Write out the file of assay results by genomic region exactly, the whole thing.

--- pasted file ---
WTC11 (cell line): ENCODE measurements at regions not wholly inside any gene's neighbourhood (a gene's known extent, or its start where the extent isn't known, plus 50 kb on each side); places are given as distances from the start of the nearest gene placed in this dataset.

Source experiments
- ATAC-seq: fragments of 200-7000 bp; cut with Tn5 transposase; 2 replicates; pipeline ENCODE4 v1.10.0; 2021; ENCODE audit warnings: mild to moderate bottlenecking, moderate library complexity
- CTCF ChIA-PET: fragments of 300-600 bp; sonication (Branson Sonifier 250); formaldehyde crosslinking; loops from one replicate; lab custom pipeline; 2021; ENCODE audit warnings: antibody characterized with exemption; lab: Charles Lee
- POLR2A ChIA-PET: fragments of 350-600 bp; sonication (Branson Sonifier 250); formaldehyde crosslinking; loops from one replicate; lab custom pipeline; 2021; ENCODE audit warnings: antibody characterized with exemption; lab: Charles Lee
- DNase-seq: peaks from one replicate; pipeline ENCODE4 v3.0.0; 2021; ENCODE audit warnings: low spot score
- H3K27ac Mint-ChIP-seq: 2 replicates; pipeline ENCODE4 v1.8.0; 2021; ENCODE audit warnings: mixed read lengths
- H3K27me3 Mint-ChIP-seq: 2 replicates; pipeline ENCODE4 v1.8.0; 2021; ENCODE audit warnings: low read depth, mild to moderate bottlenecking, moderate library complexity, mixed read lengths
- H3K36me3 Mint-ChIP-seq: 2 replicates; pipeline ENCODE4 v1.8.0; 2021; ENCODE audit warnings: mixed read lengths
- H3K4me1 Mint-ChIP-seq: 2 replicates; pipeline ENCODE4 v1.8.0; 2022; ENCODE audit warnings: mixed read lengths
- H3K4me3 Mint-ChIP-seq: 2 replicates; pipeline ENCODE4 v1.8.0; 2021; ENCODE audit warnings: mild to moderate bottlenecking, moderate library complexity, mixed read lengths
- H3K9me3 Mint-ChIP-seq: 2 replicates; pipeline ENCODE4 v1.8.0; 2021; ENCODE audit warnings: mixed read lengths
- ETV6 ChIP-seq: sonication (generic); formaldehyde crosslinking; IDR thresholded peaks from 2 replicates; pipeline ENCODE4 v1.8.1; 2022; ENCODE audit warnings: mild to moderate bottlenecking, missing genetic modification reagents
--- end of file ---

WTC11 (cell line): ENCODE measurements at regions not wholly inside any gene's neighbourhood (a gene's known extent, or its start where the extent isn't known, plus 50 kb on each side); places are given as distances from the start of the nearest gene placed in this dataset.

Source experiments
- ATAC-seq: fragments of 200-7000 bp; cut with Tn5 transposase; 2 replicates; pipeline ENCODE4 v1.10.0; 2021; ENCODE audit warnings: mild to moderate bottlenecking, moderate library complexity
- CTCF ChIA-PET: fragments of 300-600 bp; sonication (Branson Sonifier 250); formaldehyde crosslinking; loops from one replicate; lab custom pipeline; 2021; ENCODE audit warnings: antibody characterized with exemption; lab: Charles Lee
- POLR2A ChIA-PET: fragments of 350-600 bp; sonication (Branson Sonifier 250); formaldehyde crosslinking; loops from one replicate; lab custom pipeline; 2021; ENCODE audit warnings: antibody characterized with exemption; lab: Charles Lee
- DNase-seq: peaks from one replicate; pipeline ENCODE4 v3.0.0; 2021; ENCODE audit warnings: low spot score
- H3K27ac Mint-ChIP-seq: 2 replicates; pipeline ENCODE4 v1.8.0; 2021; ENCODE audit warnings: mixed read lengths
- H3K27me3 Mint-ChIP-seq: 2 replicates; pipeline ENCODE4 v1.8.0; 2021; ENCODE audit warnings: low read depth, mild to moderate bottlenecking, moderate library complexity, mixed read lengths
- H3K36me3 Mint-ChIP-seq: 2 replicates; pipeline ENCODE4 v1.8.0; 2021; ENCODE audit warnings: mixed read lengths
- H3K4me1 Mint-ChIP-seq: 2 replicates; pipeline ENCODE4 v1.8.0; 2022; ENCODE audit warnings: mixed read lengths
- H3K4me3 Mint-ChIP-seq: 2 replicates; pipeline ENCODE4 v1.8.0; 2021; ENCODE audit warnings: mild to moderate bottlenecking, moderate library complexity, mixed read lengths
- H3K9me3 Mint-ChIP-seq: 2 replicates; pipeline ENCODE4 v1.8.0; 2021; ENCODE audit warnings: mixed read lengths
- ETV6 ChIP-seq: sonication (generic); formaldehyde crosslinking; IDR thresholded peaks from 2 replicates; pipeline ENCODE4 v1.8.1; 2022; ENCODE audit warnings: mild to moderate bottlenecking, missing genetic modification reagents